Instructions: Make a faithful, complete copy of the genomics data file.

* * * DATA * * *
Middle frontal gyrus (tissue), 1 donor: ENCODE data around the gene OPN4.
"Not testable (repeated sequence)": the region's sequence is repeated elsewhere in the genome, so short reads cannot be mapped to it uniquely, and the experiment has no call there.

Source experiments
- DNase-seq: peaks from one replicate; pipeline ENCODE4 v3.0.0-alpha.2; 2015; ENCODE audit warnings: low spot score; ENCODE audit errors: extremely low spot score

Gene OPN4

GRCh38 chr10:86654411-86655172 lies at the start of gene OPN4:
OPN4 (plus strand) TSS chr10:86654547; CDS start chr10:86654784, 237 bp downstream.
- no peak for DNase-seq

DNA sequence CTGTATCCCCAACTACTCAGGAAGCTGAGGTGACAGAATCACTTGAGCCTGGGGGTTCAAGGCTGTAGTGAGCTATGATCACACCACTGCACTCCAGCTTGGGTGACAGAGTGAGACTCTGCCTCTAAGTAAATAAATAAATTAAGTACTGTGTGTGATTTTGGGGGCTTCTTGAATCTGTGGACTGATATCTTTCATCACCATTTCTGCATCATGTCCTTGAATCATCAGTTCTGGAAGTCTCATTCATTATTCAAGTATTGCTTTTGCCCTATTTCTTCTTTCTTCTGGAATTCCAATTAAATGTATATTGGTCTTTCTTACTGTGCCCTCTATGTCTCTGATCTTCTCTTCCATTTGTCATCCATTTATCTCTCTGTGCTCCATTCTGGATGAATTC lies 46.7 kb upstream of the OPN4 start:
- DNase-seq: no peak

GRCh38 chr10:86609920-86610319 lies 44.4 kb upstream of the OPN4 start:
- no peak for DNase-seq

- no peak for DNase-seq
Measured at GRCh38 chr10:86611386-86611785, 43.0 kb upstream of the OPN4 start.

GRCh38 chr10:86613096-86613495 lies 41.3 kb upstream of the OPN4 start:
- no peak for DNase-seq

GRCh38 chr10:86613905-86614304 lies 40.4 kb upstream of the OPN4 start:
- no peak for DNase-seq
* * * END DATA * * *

Middle frontal gyrus (tissue), 1 donor: ENCODE data around the gene OPN4.
"Not testable (repeated sequence)": the region's sequence is repeated elsewhere in the genome, so short reads cannot be mapped to it uniquely, and the experiment has no call there.

Source experiments
- DNase-seq: peaks from one replicate; pipeline ENCODE4 v3.0.0-alpha.2; 2015; ENCODE audit warnings: low spot score; ENCODE audit errors: extremely low spot score

Gene OPN4

GRCh38 chr10:86654411-86655172 lies at the start of gene OPN4:
OPN4 (plus strand) TSS chr10:86654547; CDS start chr10:86654784, 237 bp downstream.
- no peak for DNase-seq

DNA sequence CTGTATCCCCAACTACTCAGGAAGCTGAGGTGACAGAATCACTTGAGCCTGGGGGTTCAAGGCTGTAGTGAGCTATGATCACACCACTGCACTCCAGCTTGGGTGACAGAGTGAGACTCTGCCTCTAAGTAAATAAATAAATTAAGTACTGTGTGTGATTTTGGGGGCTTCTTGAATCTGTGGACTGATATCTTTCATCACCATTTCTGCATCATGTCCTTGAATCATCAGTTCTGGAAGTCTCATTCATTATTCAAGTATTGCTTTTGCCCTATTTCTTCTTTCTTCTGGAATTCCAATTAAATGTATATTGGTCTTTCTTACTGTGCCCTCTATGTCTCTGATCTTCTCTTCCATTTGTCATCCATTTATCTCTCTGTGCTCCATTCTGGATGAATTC lies 46.7 kb upstream of the OPN4 start:
- DNase-seq: no peak

GRCh38 chr10:86609920-86610319 lies 44.4 kb upstream of the OPN4 start:
- no peak for DNase-seq

- no peak for DNase-seq
Measured at GRCh38 chr10:86611386-86611785, 43.0 kb upstream of the OPN4 start.

GRCh38 chr10:86613096-86613495 lies 41.3 kb upstream of the OPN4 start:
- no peak for DNase-seq

GRCh38 chr10:86613905-86614304 lies 40.4 kb upstream of the OPN4 start:
- no peak for DNase-seq